3° with Ravi Kane

by Michael Mullaney on April 15, 2009

 

Ravi Kane

 Ravi Kane

(This is the first of many 3° – a new, ongoing feature at The Approach in which we will ask researchers to explain their work in their own words. Feel free to write us with requests or suggestions of other researchers – faculty, student, or staff – you’d like to see interviewed.)

We asked Ravi Kane, the P. K. Lashmet Professor of Chemical and Biological Engineering at Rensselaer, about his research:

1. So what is nanobiotechnology, exactly?
Nanotechnology involves the design, fabrication, and use of nanoscale materials – for instance, materials that have sizes less than about 100 nanometers. Nanobiotechnology refers to applications of nanotechnology to problems in biology or biotechnology.  Examples include the design of nanoscale therapeutics, drug delivery systems, and nanomaterial-based biosensors.

2. Why is so much of current research focused on such tiny stuff?
Tiny “nanoscale” materials can have properties that are quite different from, and in some cases considerably superior to, the properties of the corresponding large or “bulk” materials.  In addition, a number of important biological molecules and assemblies – proteins, viruses, etc. – have dimensions on the nanoscale.

3. What drives you, as an engineer and a researcher?
A major driving force is the ability to work on important problems, such as designing approaches to treat important diseases, where solutions would have a major impact. In a sense, this is similar to RPI’s motto – “Why not change the world?” I also greatly enjoy the process of doing research; it’s challenging and a lot of fun.  A sign that I saw on the Boston subway said “If you enjoy your work, the best part of the day isn’t the ride home”. I thought that the sign hit the nail on the head. Finally, being a teacher and researcher at a university is even more enjoyable because of the ability to interact with bright and motivated students.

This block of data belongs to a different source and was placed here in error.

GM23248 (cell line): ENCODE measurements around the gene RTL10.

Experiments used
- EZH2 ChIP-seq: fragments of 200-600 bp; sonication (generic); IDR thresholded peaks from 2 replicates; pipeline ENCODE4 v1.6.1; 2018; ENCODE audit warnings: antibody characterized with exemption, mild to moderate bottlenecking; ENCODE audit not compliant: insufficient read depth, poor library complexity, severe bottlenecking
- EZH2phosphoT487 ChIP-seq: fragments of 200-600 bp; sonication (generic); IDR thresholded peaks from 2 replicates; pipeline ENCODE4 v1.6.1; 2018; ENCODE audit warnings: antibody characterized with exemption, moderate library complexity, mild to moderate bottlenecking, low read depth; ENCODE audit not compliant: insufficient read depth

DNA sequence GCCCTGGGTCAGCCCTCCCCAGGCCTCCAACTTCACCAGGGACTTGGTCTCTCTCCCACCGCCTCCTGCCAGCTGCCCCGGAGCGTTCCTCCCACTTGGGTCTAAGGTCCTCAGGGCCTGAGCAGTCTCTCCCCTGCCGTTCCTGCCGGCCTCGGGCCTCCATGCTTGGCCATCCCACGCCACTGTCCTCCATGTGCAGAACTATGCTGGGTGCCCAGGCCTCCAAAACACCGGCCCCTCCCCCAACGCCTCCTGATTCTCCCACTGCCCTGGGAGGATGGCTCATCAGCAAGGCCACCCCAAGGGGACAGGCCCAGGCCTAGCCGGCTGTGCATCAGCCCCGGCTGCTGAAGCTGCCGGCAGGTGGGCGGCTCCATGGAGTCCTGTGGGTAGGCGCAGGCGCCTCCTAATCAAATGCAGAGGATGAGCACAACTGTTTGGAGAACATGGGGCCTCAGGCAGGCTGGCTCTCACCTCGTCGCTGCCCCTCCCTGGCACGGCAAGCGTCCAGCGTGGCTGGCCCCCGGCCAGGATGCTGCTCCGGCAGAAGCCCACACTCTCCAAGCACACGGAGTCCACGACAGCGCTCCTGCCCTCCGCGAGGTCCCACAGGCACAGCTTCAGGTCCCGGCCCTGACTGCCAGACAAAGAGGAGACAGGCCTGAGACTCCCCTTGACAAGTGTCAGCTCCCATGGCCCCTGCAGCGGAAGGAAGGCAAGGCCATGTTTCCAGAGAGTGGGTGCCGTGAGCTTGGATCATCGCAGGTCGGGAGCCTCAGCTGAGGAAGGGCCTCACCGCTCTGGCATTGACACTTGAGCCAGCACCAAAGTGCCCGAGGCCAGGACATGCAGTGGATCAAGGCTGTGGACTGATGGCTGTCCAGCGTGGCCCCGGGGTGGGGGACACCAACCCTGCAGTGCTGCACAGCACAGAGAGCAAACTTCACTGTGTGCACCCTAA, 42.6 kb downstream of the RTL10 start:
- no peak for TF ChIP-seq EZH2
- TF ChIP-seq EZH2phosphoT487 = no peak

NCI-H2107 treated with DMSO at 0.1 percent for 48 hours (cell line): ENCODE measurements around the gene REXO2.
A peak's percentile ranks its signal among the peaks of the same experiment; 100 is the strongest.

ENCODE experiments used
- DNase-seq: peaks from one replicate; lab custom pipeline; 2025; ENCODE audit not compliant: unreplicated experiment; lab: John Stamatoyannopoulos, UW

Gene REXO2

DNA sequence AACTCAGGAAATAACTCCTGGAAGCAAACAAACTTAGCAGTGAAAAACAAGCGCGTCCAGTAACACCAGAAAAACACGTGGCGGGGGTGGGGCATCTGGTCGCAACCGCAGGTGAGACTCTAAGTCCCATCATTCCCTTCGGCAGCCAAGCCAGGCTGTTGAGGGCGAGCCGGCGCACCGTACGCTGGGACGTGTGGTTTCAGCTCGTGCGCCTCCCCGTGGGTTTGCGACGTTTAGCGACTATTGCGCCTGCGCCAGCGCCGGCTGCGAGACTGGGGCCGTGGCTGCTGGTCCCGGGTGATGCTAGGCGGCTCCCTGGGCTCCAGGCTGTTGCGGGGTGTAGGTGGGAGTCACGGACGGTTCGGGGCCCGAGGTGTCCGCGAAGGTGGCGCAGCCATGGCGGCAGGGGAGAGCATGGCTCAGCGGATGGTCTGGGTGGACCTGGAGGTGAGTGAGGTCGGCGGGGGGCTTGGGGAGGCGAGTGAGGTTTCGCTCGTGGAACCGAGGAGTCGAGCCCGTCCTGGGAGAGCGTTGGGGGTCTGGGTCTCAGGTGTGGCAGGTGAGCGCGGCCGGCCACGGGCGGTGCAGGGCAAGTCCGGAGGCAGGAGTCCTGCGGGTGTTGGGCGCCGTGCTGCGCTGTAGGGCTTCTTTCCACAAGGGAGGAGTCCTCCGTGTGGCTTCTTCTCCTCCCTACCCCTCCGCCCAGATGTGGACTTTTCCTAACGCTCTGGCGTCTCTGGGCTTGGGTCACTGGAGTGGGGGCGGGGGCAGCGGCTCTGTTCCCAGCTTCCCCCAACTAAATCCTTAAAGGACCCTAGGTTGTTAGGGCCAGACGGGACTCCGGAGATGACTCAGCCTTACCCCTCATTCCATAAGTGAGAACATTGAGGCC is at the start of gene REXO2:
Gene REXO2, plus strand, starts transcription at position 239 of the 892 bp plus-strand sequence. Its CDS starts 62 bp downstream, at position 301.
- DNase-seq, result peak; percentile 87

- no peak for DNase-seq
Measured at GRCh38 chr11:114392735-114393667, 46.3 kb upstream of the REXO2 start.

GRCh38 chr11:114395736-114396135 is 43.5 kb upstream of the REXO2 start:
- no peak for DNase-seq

4. Your research includes searching for ways to develop therapeutics for different diseases, including anthrax and AIDS. How did you become interested in this topic?
I acquired an interest in biological and medical problems in graduate school – in part from talking with close friends whose Ph.D. thesis had a biomedical focus.  The ability to use my knowledge of engineering and nanotechnology to try to address such important problems was very exciting.

5. What’s the last good movie you watched?
While I haven’t been able to watch too many movies in the past year, I enjoyed watching “The Dark Knight”, “It’s a Wonderful Life” (which I watch every December), and “Taare Zameen Par” – a Hindi movie that my wife and I enjoyed even more than “Slumdog Millionaire.”

6. How do you balance time between the lab, your students, and having a personal life?
It’s a challenge, although I think that it can be a greater challenge when one is first starting one’s academic career.  Maintaining a balance is very important though.